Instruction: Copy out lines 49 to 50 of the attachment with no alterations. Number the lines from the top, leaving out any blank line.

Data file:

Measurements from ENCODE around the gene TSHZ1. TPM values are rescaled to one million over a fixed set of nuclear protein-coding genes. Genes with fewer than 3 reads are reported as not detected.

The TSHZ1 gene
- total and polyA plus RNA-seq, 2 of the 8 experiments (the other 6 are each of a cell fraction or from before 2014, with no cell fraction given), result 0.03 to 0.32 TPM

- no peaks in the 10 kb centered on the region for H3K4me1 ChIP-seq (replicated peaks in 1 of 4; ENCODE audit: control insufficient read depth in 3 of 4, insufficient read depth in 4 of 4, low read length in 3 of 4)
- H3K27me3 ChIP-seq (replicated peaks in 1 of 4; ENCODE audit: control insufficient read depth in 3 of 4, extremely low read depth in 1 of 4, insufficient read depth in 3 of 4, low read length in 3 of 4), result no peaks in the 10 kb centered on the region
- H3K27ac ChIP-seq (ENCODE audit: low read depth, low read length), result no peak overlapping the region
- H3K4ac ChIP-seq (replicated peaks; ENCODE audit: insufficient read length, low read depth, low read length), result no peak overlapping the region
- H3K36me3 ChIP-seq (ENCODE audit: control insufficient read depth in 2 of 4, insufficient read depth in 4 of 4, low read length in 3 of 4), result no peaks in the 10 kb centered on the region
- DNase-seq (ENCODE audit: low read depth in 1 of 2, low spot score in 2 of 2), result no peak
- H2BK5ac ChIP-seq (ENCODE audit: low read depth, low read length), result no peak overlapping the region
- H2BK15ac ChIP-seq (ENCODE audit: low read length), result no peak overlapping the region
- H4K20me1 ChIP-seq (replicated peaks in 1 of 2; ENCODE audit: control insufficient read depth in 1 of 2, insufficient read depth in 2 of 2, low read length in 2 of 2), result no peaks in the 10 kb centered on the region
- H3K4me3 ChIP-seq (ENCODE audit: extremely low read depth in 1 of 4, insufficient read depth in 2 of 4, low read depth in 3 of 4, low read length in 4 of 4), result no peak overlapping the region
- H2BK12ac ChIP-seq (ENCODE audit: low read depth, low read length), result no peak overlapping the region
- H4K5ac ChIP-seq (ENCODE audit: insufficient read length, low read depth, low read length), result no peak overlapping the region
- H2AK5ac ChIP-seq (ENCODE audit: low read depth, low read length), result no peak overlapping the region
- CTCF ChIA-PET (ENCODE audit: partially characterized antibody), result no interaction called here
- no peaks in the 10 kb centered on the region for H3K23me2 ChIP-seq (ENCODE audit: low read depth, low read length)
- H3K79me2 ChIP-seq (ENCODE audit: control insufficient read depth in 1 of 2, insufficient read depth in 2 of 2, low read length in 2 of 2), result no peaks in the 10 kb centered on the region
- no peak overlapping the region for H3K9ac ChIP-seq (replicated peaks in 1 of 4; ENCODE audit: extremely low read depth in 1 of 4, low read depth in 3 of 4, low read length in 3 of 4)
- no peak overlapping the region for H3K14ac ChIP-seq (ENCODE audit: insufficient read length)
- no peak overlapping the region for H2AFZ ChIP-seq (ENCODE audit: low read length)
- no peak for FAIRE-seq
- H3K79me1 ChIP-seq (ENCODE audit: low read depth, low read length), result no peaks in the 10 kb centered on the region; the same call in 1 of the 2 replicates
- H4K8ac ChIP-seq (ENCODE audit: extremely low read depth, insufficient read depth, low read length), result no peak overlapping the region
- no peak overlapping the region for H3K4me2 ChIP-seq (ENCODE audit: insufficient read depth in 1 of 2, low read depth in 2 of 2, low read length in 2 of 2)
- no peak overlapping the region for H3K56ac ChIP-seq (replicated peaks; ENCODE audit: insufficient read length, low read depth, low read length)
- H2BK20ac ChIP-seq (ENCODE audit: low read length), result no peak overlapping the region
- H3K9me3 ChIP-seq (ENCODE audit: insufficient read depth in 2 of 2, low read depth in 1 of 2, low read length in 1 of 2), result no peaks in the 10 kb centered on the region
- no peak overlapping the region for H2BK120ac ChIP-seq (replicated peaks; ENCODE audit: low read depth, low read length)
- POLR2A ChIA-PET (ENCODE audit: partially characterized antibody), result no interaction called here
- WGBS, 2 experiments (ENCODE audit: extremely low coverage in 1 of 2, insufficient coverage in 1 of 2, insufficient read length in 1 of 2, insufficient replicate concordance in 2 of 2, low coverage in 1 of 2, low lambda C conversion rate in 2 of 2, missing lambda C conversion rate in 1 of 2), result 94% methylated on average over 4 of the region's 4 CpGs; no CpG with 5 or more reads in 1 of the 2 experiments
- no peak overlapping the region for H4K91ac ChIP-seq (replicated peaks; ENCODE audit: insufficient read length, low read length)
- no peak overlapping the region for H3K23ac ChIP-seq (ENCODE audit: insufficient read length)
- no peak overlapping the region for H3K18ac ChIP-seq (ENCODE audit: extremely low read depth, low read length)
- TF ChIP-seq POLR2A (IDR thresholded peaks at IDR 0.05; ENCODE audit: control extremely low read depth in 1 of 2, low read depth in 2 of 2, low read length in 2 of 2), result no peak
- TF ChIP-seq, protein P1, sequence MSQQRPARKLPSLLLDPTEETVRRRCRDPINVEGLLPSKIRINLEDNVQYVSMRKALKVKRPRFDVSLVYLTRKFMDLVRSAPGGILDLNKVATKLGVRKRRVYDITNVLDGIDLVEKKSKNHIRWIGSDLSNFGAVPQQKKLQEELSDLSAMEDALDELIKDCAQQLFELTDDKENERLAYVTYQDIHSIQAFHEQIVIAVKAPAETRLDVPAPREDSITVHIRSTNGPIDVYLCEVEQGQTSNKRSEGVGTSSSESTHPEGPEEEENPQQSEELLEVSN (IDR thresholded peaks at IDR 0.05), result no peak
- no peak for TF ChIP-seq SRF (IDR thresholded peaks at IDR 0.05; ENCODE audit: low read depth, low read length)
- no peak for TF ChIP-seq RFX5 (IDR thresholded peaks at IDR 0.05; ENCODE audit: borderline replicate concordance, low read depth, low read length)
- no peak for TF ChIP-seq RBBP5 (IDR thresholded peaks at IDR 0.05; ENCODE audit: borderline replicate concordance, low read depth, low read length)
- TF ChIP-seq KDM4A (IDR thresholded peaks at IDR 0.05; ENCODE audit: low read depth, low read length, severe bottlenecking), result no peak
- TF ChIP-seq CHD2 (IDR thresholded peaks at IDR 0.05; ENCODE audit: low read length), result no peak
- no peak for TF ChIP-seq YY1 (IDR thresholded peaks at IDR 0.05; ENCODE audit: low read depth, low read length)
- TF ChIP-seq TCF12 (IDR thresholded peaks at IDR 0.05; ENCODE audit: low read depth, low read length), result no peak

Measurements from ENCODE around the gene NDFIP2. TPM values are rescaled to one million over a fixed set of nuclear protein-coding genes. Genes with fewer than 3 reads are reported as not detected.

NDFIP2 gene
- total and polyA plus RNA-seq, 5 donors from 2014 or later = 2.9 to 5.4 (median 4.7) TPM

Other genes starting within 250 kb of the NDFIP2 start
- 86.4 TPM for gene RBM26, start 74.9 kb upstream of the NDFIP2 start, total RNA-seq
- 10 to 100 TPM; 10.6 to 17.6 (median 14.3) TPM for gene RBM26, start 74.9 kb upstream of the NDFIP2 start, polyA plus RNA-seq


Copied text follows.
- 86.4 TPM for gene RBM26, start 74.9 kb upstream of the NDFIP2 start, total RNA-seq
- 10 to 100 TPM; 10.6 to 17.6 (median 14.3) TPM for gene RBM26, start 74.9 kb upstream of the NDFIP2 start, polyA plus RNA-seq